USCF Home Chess Life Online The End of Fight Club?: Part I
|The End of Fight Club?: Part I|
|By IM David Pruess|
|January 10, 2009|
It was ten minutes into round eight of this year's Berkeley International, and most of the players had yet to warm up. In the unfortunately cold playing room, many relied on their own mental exertions to chase the chill. Who am I kidding? Blankets, winter coats, hot water, and space heaters saved the players from certain death. The fights for first place, prizes, and norms were heating up. NM Arun Sharma rushed about, hastily jotting down the flurry of opening moves for the relay. We had a couple handfuls of spectators, many of who had come early for FM Danny Rensch's talk. I was deep in thought, in an unfamiliar position ( 1.Nf3 d5 2.c4 d4 3.e3 ), when I noticed it. Was this the end? I walked away from my board for a moment to verify. Indeed, I saw the following position:|
along with two scoresheets with 1/2-1/2 marked on them. So fight club was through. There had been some short draws already-- and some perplexing ones at that. But this one seemed particularly symbolic of the end, since its author was the same Jesse Kraai who had given my tournament the famous nickname of 'fight club, ' winning one edition and becoming a Grandmaster soon thereafter. This position is a theoretical one, and one which both players were familiar with before the 'game' even started. Jesse, because I have seen him have this exact position in several blitz games. Justin, because it has already occurred in his games. I returned from this zero-move game dejected, but resolved to enjoy another day where I get to play chess, this time with IM Kustar of Hungary/South Dakota.
Lest you find this reaction to symbolism overly dramatic, know that my reactions are frequently over-dramatic. Also, plenty of other problems had preceded this, and left me in the proper frame of mind to have such gloomy thoughts. First of all, the tournament had not gotten as many entries as I had hoped. With seven grandmasters signed up, I would have expected at least 20 masters from around the country to take advantage of what was going to be a very strong tournament; instead we got 10. This also meant that I lacked entry fees with which to cover the "based on 30" prize fund, but I was loathe to make any reductions to the top 4 prizes, vital as they are to the Grandmasters' livelihoods. I was grimly expecting to personally cover a much larger loss than I had intended. Luckily, in the end, local chess players came through with a lot of donations to the event, enabling me to pay 80% of the prize fund, including all top prizes, without filing for bankruptcy (this I did one week later, after a friendly notice from the IRS).
Another disaster was caused entirely by myself: through poor [no] planning, I had not enlisted the help of sufficient [any] tournament directors. IM John Donaldson saved me by withdrawing from the event in order to direct, but nothing could save me from feeling horrible about this. One of our foreign Grandmasters, Rogelio Antonio, simply did not show up. About two days before the event, I got an inkling that this was possible, when after two days of phone tag, he picked up a call from my friend's number... then said oh, he'd call me in 15 minutes... then never did, and wouldn't pick up when called from my number. This left us with an odd number of players two days before the start (and I would spend one of those days picking up players from the airport). I scrambled to find some local players willing to fill in for a couple games, but nevertheless, three players had to take byes through the course of the event. Once the tournament started, I was also beset with troublesome issues to deal with, most too sensitive for me to relate, despite my confessional approach to this article. Tired and harried, I was not having a personally successful outing by the time round 8 rolled around. Thus, my mind was fertile ground for thoughts like "fight club is done."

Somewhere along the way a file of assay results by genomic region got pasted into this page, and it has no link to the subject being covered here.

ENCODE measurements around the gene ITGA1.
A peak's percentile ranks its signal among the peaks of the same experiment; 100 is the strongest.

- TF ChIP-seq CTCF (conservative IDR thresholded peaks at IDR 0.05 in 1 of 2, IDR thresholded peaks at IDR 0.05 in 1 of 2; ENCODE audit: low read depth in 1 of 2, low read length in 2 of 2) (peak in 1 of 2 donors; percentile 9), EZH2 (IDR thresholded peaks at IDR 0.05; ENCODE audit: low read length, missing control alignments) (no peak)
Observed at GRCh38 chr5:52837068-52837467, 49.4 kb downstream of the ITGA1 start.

But amidst all the problems, I would sometimes look around and think "Wow! Look at all these great players gathered in this one room!!" And finished or not, there was plenty of good fighting going on around me...
The Fight for First
To be honest, this fight was at best warm, not hot. For a time, Irina Krush managed to keep up with the two high-rated Georgian GMs, Zviad Izoria and Giorgi Kacheishvili, but in round 8, Giorgi pulled ahead for good with his win over Esserman. Much of the potential drama of the fight for first was reduced by the fact that the two Georgians were such good friends, that they did not care in the least whether they finished 1-2 or 2-1. For example, in the last round, Zviad was content to take a draw, even though a win would have given him a good chance of overtaking Giorgi.